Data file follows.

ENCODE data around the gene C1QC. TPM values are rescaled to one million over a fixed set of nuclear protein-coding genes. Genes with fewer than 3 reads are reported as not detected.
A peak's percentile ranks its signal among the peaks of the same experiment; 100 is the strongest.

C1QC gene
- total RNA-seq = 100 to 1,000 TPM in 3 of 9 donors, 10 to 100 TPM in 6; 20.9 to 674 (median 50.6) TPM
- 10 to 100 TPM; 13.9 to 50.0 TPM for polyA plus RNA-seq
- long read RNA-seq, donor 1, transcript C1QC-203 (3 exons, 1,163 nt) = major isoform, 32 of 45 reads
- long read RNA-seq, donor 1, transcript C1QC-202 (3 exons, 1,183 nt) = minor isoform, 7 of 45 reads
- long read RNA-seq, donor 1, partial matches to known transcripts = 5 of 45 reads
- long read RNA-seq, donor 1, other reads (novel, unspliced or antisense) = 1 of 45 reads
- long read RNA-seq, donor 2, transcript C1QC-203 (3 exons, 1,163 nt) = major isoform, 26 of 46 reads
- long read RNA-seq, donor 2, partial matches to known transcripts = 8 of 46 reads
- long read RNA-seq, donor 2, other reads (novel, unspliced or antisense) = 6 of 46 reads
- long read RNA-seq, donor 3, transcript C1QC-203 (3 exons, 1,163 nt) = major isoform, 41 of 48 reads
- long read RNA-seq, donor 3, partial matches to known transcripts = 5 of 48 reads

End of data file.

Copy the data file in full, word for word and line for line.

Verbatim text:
ENCODE data around the gene C1QC. TPM values are rescaled to one million over a fixed set of nuclear protein-coding genes. Genes with fewer than 3 reads are reported as not detected.
A peak's percentile ranks its signal among the peaks of the same experiment; 100 is the strongest.

C1QC gene
- total RNA-seq = 100 to 1,000 TPM in 3 of 9 donors, 10 to 100 TPM in 6; 20.9 to 674 (median 50.6) TPM
- 10 to 100 TPM; 13.9 to 50.0 TPM for polyA plus RNA-seq
- long read RNA-seq, donor 1, transcript C1QC-203 (3 exons, 1,163 nt) = major isoform, 32 of 45 reads
- long read RNA-seq, donor 1, transcript C1QC-202 (3 exons, 1,183 nt) = minor isoform, 7 of 45 reads
- long read RNA-seq, donor 1, partial matches to known transcripts = 5 of 45 reads
- long read RNA-seq, donor 1, other reads (novel, unspliced or antisense) = 1 of 45 reads
- long read RNA-seq, donor 2, transcript C1QC-203 (3 exons, 1,163 nt) = major isoform, 26 of 46 reads
- long read RNA-seq, donor 2, partial matches to known transcripts = 8 of 46 reads
- long read RNA-seq, donor 2, other reads (novel, unspliced or antisense) = 6 of 46 reads
- long read RNA-seq, donor 3, transcript C1QC-203 (3 exons, 1,163 nt) = major isoform, 41 of 48 reads
- long read RNA-seq, donor 3, partial matches to known transcripts = 5 of 48 reads